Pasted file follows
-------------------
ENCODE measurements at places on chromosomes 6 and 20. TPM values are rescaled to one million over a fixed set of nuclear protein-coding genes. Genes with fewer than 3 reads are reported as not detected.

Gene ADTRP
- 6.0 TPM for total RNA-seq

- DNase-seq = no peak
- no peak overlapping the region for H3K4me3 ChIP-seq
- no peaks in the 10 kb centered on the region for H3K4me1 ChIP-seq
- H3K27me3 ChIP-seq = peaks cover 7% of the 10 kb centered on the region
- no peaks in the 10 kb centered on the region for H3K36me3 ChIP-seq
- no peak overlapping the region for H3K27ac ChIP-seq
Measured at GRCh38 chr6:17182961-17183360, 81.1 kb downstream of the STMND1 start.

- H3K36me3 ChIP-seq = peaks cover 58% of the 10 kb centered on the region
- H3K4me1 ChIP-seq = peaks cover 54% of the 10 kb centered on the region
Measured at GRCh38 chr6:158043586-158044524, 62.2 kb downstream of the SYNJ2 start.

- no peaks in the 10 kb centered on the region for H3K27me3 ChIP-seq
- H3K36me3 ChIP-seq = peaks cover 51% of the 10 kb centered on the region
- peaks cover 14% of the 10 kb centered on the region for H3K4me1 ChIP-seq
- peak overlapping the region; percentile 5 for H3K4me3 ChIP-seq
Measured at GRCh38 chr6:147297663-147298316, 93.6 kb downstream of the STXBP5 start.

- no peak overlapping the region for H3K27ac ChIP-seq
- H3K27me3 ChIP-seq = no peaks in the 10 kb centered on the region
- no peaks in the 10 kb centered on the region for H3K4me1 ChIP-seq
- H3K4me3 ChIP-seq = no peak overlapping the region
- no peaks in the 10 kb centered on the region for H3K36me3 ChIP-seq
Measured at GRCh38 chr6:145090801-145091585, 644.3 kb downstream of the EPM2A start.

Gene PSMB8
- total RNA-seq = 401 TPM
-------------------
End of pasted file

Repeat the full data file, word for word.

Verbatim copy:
ENCODE measurements at places on chromosomes 6 and 20. TPM values are rescaled to one million over a fixed set of nuclear protein-coding genes. Genes with fewer than 3 reads are reported as not detected.

Gene ADTRP
- 6.0 TPM for total RNA-seq

- DNase-seq = no peak
- no peak overlapping the region for H3K4me3 ChIP-seq
- no peaks in the 10 kb centered on the region for H3K4me1 ChIP-seq
- H3K27me3 ChIP-seq = peaks cover 7% of the 10 kb centered on the region
- no peaks in the 10 kb centered on the region for H3K36me3 ChIP-seq
- no peak overlapping the region for H3K27ac ChIP-seq
Measured at GRCh38 chr6:17182961-17183360, 81.1 kb downstream of the STMND1 start.

- H3K36me3 ChIP-seq = peaks cover 58% of the 10 kb centered on the region
- H3K4me1 ChIP-seq = peaks cover 54% of the 10 kb centered on the region
Measured at GRCh38 chr6:158043586-158044524, 62.2 kb downstream of the SYNJ2 start.

- no peaks in the 10 kb centered on the region for H3K27me3 ChIP-seq
- H3K36me3 ChIP-seq = peaks cover 51% of the 10 kb centered on the region
- peaks cover 14% of the 10 kb centered on the region for H3K4me1 ChIP-seq
- peak overlapping the region; percentile 5 for H3K4me3 ChIP-seq
Measured at GRCh38 chr6:147297663-147298316, 93.6 kb downstream of the STXBP5 start.

- no peak overlapping the region for H3K27ac ChIP-seq
- H3K27me3 ChIP-seq = no peaks in the 10 kb centered on the region
- no peaks in the 10 kb centered on the region for H3K4me1 ChIP-seq
- H3K4me3 ChIP-seq = no peak overlapping the region
- no peaks in the 10 kb centered on the region for H3K36me3 ChIP-seq
Measured at GRCh38 chr6:145090801-145091585, 644.3 kb downstream of the EPM2A start.

Gene PSMB8
- total RNA-seq = 401 TPM